Polyubiquitin Chains Linked by Lysine Residue 48 (K48) Selectively Target Oxidized Proteins in Vivo

Sandhya Manohar, Samson Jacob, Jade Wang, Keira A. Wiechecki, Hiromi W.L. Koh, Vanessa Simões, Hyungwon Choi, Christine Vogel, Gustavo M. Silva

Research output: Contribution to journalArticlepeer-review


Ubiquitin is a highly conserved protein modifier that heavily accumulates during the oxidative stress response. Here, we investigated the role of the ubiquitination system, particularly at the linkage level, in the degradation of oxidized proteins. The function of ubiquitin in the removal of oxidized proteins remains elusive because of the wide range of potential targets and different roles that polyubiquitin chains play. Therefore, we describe in detail the dynamics of the K48 ubiquitin response as the canonical signal for protein degradation. We identified ubiquitin targets and defined the relationship between protein ubiquitination and oxidation during the stress response. Results: Combining oxidized protein isolation, linkage-specific ubiquitination screens, and quantitative proteomics, we found that K48 ubiquitin accumulated at both the early and late phases of the stress response. We further showed that a fraction of oxidized proteins are conjugated with K48 ubiquitin. We identified ∼750 ubiquitinated proteins and ∼400 oxidized proteins that were modified during oxidative stress, and around half of which contain both modifications. These proteins were highly abundant and function in translation and energy metabolism. Innovation and Conclusion: Our work showed for the first time that K48 ubiquitin modifies a large fraction of oxidized proteins, demonstrating that oxidized proteins can be targeted by the ubiquitin/proteasome system. We suggest that oxidized proteins that rapidly accumulate during stress are subsequently ubiquitinated and degraded during the late phase of the response. This delay between oxidation and ubiquitination may be necessary for reprogramming protein dynamics, restoring proteostasis, and resuming cell growth.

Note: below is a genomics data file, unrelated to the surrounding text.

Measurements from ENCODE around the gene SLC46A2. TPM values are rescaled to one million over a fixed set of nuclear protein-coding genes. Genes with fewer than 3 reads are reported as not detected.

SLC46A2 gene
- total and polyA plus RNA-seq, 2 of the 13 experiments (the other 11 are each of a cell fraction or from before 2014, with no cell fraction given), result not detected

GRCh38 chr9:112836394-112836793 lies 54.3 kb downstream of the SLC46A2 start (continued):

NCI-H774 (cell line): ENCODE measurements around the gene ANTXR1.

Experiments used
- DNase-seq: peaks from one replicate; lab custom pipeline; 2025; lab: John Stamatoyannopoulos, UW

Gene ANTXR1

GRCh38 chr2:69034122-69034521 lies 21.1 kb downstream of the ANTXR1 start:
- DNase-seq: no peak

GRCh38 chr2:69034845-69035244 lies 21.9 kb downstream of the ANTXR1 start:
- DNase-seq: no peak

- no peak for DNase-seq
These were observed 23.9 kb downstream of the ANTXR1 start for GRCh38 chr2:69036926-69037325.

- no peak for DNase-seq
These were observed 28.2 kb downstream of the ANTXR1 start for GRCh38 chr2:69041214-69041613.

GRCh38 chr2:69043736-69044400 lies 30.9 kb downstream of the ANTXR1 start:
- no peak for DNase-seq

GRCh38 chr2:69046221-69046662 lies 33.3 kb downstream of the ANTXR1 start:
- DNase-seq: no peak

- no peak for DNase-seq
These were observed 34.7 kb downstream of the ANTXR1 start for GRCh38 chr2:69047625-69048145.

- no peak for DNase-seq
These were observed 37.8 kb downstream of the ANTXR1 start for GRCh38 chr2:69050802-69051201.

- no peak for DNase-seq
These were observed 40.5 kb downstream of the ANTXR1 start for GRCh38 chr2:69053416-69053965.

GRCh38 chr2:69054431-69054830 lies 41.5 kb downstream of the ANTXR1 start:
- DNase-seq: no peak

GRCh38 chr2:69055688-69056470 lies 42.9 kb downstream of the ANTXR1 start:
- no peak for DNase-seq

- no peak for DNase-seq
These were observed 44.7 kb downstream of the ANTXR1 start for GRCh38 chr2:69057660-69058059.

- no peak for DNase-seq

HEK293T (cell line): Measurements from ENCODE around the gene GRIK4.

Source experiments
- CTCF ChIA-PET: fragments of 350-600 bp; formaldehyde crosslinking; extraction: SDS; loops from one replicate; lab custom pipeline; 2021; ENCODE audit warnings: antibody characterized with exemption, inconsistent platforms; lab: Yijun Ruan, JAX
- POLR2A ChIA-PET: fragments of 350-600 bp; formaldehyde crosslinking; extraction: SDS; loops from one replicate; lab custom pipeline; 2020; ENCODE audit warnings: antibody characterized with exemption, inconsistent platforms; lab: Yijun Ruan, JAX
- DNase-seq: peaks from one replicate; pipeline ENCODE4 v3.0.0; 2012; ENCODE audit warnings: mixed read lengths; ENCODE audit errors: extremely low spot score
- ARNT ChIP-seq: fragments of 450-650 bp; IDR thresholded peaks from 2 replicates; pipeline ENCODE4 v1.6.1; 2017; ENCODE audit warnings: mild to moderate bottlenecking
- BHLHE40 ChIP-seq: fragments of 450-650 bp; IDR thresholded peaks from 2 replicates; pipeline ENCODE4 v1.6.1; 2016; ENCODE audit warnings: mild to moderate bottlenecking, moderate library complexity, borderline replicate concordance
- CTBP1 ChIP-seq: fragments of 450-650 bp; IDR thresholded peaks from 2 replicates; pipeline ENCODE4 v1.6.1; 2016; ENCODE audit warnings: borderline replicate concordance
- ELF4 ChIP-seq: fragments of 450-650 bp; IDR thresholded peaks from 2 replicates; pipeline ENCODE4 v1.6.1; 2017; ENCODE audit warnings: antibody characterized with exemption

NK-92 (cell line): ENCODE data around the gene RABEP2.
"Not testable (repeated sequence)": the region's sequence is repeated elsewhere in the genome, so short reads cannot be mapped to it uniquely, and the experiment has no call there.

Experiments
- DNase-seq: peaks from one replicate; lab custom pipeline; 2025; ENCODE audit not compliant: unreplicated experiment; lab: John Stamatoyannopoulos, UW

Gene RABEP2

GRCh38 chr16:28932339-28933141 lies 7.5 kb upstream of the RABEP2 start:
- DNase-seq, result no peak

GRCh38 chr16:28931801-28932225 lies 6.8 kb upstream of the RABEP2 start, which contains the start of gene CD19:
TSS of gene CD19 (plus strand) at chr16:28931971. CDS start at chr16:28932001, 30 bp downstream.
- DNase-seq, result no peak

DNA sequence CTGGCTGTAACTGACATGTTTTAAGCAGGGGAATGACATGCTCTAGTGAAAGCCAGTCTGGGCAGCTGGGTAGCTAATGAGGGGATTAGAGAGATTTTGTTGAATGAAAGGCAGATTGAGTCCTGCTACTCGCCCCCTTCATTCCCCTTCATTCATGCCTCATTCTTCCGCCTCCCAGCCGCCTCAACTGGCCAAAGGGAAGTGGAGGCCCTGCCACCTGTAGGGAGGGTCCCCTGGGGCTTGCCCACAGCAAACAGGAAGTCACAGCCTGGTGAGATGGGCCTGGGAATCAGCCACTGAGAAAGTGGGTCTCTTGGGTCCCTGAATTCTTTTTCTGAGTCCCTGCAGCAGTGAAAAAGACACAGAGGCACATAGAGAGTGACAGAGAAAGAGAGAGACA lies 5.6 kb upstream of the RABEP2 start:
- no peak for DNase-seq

Original languageEnglish (US)
Pages (from-to)1133-1149
Number of pages17
JournalAntioxidants and Redox Signaling
Issue number15
StatePublished - Nov 20 2019


  • oxidation
  • oxidative stress
  • protein degradation
  • proteomics
  • ubiquitin
  • Energy Metabolism/physiology
  • Oxidation-Reduction
  • Humans
  • Proteomics/methods
  • Ubiquitin/metabolism
  • Lysine/chemistry
  • Polyubiquitin/chemistry

ASJC Scopus subject areas

  • Molecular Biology
  • Biochemistry
  • Physiology
  • Clinical Biochemistry
  • Cell Biology


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